Disruption of SF3B1 results in deregulated expression and splicing of key genes and pathways in myelodysplastic syndrome hematopoietic stem and progenitor cells.
Dolatshad H., Pellagatti A., Fernandez-Mercado M., Yip BH., Malcovati L., Attwood M., Przychodzen B., Sahgal N., Kanapin AA., Lockstone H., Scifo L., Vandenberghe P., Papaemmanuil E., Smith CWJ., Campbell PJ., Ogawa S., Maciejewski JP., Cazzola M., Savage KI., Boultwood J.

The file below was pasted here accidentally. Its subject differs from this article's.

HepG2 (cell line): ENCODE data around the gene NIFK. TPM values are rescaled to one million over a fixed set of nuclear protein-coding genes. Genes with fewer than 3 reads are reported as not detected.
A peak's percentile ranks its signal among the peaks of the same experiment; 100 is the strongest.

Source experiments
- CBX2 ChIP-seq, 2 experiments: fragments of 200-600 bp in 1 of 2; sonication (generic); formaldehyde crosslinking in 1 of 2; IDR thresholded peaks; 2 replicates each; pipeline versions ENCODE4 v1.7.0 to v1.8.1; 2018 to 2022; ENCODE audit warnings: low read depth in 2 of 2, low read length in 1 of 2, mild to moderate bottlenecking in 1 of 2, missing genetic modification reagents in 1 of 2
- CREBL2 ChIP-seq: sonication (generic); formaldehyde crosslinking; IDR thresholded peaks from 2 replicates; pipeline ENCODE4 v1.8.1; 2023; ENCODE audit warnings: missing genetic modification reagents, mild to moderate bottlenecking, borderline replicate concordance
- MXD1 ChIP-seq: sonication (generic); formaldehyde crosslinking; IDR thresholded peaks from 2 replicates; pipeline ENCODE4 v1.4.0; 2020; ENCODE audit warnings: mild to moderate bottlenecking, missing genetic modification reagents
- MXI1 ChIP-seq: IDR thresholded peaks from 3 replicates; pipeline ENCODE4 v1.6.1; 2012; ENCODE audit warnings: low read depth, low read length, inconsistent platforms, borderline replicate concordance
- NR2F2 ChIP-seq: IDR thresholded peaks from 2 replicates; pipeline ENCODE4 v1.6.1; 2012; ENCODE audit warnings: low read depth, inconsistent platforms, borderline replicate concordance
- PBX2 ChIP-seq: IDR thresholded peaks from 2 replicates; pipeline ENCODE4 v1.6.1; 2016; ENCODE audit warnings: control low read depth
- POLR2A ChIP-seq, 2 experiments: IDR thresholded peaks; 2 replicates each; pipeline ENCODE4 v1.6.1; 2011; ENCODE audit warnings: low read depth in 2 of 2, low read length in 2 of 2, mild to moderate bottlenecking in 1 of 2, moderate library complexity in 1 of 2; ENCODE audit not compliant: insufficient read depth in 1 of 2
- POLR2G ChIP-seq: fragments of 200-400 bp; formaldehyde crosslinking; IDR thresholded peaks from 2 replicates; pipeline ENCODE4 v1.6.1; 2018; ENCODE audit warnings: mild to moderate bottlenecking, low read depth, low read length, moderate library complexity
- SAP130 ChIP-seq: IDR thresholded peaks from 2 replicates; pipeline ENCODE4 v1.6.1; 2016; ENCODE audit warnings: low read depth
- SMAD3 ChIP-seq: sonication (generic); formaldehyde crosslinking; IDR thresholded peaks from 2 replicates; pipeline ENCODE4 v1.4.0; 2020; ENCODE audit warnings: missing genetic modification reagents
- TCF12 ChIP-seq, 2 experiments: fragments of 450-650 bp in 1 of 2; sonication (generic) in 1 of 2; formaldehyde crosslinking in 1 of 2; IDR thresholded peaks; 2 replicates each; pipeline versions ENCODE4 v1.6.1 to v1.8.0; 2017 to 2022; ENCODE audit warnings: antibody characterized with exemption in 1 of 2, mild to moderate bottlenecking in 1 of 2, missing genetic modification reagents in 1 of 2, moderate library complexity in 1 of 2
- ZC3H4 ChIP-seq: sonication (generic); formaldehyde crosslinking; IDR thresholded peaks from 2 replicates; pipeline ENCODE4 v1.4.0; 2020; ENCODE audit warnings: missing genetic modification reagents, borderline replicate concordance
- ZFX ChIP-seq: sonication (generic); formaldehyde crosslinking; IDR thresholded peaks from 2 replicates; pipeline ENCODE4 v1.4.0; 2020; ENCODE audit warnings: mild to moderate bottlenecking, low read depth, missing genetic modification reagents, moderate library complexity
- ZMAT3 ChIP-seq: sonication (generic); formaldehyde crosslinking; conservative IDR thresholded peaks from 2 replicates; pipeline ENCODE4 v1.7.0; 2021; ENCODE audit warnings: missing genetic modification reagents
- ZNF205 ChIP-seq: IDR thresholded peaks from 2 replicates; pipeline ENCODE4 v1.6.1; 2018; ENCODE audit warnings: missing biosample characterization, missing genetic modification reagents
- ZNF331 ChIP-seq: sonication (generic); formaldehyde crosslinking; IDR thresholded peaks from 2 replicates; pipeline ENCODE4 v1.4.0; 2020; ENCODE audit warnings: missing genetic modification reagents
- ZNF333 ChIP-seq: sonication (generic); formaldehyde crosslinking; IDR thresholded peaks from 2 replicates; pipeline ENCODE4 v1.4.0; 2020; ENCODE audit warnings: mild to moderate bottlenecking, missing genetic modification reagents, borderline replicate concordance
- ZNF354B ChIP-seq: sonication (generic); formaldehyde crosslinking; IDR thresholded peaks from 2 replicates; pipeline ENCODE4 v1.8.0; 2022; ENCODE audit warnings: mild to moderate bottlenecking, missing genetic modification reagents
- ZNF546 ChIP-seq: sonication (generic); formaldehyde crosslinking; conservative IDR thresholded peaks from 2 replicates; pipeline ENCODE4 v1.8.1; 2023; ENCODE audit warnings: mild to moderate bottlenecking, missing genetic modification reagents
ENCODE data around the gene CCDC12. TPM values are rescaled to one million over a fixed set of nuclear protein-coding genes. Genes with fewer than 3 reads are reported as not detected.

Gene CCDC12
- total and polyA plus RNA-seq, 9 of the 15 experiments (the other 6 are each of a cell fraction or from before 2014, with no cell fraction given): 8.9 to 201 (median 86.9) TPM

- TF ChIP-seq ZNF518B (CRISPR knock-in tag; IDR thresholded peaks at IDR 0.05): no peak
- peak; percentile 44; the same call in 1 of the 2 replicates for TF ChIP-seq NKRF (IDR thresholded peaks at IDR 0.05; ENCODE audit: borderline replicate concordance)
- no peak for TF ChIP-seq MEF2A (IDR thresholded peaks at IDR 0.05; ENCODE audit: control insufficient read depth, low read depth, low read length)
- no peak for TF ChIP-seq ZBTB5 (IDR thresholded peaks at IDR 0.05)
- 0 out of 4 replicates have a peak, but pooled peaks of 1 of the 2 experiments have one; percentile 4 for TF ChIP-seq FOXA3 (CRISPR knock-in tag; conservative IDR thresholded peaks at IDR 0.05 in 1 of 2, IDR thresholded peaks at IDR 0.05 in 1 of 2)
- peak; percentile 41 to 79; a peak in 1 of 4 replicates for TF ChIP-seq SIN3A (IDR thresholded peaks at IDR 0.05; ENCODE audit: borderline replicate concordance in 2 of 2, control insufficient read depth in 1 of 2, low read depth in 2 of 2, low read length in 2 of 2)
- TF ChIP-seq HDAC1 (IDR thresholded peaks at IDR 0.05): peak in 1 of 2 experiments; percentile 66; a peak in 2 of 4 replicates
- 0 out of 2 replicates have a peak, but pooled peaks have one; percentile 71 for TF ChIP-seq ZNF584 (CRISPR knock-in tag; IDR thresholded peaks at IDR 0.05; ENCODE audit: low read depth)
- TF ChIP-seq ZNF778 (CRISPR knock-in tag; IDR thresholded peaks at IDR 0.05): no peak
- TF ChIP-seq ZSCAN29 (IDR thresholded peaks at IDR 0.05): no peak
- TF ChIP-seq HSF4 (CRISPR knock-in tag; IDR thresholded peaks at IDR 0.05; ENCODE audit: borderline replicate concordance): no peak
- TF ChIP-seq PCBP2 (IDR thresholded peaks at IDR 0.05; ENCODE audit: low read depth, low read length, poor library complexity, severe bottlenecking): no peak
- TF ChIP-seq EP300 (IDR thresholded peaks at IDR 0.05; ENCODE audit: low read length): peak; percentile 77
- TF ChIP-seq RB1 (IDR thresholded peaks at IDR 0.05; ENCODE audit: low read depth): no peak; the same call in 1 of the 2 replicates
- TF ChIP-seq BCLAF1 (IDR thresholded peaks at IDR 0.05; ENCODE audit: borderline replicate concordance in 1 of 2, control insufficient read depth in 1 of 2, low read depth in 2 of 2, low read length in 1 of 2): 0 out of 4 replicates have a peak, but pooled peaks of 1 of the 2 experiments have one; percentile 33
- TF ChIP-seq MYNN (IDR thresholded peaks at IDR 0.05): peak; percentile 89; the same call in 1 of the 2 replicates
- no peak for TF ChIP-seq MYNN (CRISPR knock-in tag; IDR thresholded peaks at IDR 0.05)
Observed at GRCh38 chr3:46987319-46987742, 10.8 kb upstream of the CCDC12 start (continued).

The splicing factor SF3B1 is the most commonly mutated gene in the myelodysplastic syndrome (MDS), particularly in patients with refractory anemia with ring sideroblasts (RARS). We investigated the functional effects of SF3B1 disruption in myeloid cell lines: SF3B1 knockdown resulted in growth inhibition, cell cycle arrest and impaired erythroid differentiation and deregulation of many genes and pathways, including cell cycle regulation and RNA processing. MDS is a disorder of the hematopoietic stem cell and we thus studied the transcriptome of CD34(+) cells from MDS patients with SF3B1 mutations using RNA sequencing. Genes significantly differentially expressed at the transcript and/or exon level in SF3B1 mutant compared with wild-type cases include genes that are involved in MDS pathogenesis (ASXL1 and CBL), iron homeostasis and mitochondrial metabolism (ALAS2, ABCB7 and SLC25A37) and RNA splicing/processing (PRPF8 and HNRNPD). Many genes regulated by a DNA damage-induced BRCA1-BCLAF1-SF3B1 protein complex showed differential expression/splicing in SF3B1 mutant cases. This is the first study to determine the target genes of SF3B1 mutation in MDS CD34(+) cells. Our data indicate that SF3B1 has a critical role in MDS by affecting the expression and splicing of genes involved in specific cellular processes/pathways, many of which are relevant to the known RARS pathophysiology, suggesting a causal link.